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Fechner, information, and shape perception.
Atten Percept Psychophys. 2011 Nov; 73(8):2353-78.AP

Abstract

How do retinal images lead to perceived environmental objects? Vision involves a series of spatial and material transformations--from environmental objects to retinal images, to neurophysiological patterns, and finally to perceptual experience and action. A rationale for understanding functional relations among these physically different systems occurred to Gustav Fechner: Differences in sensation correspond to differences in physical stimulation. The concept of information is similar: Relationships in one system may correspond to, and thus represent, those in another. Criteria for identifying and evaluating information include (a) resolution, or the precision of correspondence; (b) uncertainty about which input (output) produced a given output (input); and (c) invariance, or the preservation of correspondence under transformations of input and output. We apply this framework to psychophysical evidence to identify visual information for perceiving surfaces. The elementary spatial structure shared by objects and images is the second-order differential structure of local surface shape. Experiments have shown that human vision is directly sensitive to this higher-order spatial information from interimage disparities (stereopsis and motion parallax), boundary contours, texture, shading, and combined variables. Psychophysical evidence contradicts other common ideas about retinal information for spatial vision and object perception.

Authors+Show Affiliations

Vanderbilt University, Nashville, TN, USA. joe.lappin@vanderbilt.eduNo affiliation info availableNo affiliation info available

Pub Type(s)

Journal Article
Review

Language

eng

PubMed ID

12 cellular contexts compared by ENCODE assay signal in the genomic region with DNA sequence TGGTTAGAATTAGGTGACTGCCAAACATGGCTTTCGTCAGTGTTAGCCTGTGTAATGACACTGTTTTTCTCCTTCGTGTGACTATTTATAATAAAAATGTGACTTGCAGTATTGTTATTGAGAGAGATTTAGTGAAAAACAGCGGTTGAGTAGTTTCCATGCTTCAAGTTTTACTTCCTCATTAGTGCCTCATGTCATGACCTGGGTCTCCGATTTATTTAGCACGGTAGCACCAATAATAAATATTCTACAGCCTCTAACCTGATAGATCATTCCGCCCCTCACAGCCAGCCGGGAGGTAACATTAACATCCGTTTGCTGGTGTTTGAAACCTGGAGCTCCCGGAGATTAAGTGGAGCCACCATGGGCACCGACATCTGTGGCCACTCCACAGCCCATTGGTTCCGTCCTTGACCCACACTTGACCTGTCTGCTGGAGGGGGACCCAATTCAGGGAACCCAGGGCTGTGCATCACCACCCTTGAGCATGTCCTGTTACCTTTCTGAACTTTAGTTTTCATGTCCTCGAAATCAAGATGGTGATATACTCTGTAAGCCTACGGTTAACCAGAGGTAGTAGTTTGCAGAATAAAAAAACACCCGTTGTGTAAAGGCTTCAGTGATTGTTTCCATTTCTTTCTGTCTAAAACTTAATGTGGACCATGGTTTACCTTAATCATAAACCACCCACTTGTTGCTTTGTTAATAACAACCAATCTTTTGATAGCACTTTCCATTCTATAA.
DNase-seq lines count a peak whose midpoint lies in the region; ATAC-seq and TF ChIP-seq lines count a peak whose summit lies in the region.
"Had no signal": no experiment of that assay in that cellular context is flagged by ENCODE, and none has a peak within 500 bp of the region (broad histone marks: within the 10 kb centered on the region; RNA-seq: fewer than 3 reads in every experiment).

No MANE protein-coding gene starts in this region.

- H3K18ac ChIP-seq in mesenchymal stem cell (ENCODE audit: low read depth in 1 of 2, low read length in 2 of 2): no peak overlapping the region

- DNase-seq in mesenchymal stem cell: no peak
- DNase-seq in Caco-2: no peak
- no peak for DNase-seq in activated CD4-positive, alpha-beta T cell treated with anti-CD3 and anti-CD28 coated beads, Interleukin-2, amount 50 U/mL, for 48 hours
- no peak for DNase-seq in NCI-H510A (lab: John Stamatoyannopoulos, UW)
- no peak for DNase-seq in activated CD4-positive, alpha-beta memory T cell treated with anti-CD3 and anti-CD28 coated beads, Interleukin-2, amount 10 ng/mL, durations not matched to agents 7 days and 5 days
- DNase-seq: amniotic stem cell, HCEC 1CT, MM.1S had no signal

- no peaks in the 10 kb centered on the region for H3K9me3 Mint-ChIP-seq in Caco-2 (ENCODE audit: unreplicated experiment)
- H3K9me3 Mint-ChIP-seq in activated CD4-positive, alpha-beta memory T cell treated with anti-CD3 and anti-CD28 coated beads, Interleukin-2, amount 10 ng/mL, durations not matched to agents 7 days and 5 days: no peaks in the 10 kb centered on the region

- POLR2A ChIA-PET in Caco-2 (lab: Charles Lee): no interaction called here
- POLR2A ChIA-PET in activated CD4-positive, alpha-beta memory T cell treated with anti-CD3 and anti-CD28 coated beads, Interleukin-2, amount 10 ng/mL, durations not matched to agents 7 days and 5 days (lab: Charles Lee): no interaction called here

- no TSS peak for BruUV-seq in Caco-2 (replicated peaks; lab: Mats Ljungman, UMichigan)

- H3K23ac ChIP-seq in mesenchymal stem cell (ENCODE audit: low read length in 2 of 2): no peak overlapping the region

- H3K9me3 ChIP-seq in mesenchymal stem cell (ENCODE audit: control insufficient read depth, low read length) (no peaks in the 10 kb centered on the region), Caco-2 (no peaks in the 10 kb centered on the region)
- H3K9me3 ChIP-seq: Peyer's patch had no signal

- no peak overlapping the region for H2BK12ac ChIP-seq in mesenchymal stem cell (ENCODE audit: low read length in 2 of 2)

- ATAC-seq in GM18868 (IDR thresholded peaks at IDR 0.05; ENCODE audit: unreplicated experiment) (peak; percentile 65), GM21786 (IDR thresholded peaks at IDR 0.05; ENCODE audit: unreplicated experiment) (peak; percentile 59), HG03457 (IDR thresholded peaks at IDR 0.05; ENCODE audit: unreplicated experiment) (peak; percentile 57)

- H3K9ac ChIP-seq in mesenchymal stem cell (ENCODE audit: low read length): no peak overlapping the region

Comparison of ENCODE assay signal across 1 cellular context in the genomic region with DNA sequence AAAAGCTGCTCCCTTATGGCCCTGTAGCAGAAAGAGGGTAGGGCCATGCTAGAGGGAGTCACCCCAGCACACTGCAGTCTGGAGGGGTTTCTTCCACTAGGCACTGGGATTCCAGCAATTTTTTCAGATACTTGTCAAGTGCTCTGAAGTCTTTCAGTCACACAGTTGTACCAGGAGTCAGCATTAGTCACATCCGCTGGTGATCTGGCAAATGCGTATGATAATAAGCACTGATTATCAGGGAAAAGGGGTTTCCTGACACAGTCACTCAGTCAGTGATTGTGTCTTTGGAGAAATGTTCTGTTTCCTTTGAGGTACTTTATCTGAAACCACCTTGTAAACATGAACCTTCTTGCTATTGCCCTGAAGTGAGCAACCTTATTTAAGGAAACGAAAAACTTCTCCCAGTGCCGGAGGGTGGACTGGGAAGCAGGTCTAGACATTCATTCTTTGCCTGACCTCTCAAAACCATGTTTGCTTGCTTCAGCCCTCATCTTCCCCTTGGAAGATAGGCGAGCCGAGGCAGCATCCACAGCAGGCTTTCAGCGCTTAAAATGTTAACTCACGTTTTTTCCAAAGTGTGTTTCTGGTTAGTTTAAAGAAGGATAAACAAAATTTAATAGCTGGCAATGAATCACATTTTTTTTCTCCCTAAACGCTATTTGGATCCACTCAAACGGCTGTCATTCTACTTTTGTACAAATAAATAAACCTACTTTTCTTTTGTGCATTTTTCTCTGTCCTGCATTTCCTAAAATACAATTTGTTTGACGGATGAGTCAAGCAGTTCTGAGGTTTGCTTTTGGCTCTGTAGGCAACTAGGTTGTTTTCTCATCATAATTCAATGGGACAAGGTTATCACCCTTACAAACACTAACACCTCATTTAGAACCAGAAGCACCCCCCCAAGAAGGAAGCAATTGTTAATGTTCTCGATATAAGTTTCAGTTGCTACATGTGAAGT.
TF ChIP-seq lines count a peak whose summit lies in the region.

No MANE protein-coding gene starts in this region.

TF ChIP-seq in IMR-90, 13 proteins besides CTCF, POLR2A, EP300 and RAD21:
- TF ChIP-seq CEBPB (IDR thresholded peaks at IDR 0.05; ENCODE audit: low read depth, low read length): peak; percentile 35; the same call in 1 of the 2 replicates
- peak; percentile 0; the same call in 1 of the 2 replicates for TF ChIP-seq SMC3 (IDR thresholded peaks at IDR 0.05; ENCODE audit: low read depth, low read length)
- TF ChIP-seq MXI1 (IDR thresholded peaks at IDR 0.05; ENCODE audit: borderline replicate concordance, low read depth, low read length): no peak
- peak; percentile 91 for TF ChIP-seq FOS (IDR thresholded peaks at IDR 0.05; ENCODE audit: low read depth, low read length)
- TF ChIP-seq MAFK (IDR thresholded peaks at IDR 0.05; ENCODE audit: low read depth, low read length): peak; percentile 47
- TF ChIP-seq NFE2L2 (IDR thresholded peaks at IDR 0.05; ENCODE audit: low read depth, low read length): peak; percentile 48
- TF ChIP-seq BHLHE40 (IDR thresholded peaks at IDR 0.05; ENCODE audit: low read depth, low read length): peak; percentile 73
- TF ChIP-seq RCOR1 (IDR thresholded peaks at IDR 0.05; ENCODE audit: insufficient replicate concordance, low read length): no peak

21879419

Citation

Lappin, Joseph S., et al. "Fechner, Information, and Shape Perception." Attention, Perception & Psychophysics, vol. 73, no. 8, 2011, pp. 2353-78.
Lappin JS, Norman JF, Phillips F. Fechner, information, and shape perception. Atten Percept Psychophys. 2011;73(8):2353-78.
Lappin, J. S., Norman, J. F., & Phillips, F. (2011). Fechner, information, and shape perception. Attention, Perception & Psychophysics, 73(8), 2353-78. https://doi.org/10.3758/s13414-011-0197-4
Lappin JS, Norman JF, Phillips F. Fechner, Information, and Shape Perception. Atten Percept Psychophys. 2011;73(8):2353-78. PubMed PMID: 21879419.
* Article titles in AMA citation format should be in sentence-case
TY - JOUR T1 - Fechner, information, and shape perception. AU - Lappin,Joseph S, AU - Norman,J Farley, AU - Phillips,Flip, PY - 2011/9/1/entrez PY - 2011/9/1/pubmed PY - 2012/4/28/medline SP - 2353 EP - 78 JF - Attention, perception & psychophysics JO - Atten Percept Psychophys VL - 73 IS - 8 N2 - How do retinal images lead to perceived environmental objects? Vision involves a series of spatial and material transformations--from environmental objects to retinal images, to neurophysiological patterns, and finally to perceptual experience and action. A rationale for understanding functional relations among these physically different systems occurred to Gustav Fechner: Differences in sensation correspond to differences in physical stimulation. The concept of information is similar: Relationships in one system may correspond to, and thus represent, those in another. Criteria for identifying and evaluating information include (a) resolution, or the precision of correspondence; (b) uncertainty about which input (output) produced a given output (input); and (c) invariance, or the preservation of correspondence under transformations of input and output. We apply this framework to psychophysical evidence to identify visual information for perceiving surfaces. The elementary spatial structure shared by objects and images is the second-order differential structure of local surface shape. Experiments have shown that human vision is directly sensitive to this higher-order spatial information from interimage disparities (stereopsis and motion parallax), boundary contours, texture, shading, and combined variables. Psychophysical evidence contradicts other common ideas about retinal information for spatial vision and object perception. SN - 1943-393X UR - https://www.unboundmedicine.com/medline/citation/21879419/Fechner_information_and_shape_perception_ L2 - https://dx.doi.org/10.3758/s13414-011-0197-4 DB - PRIME DP - Unbound Medicine ER -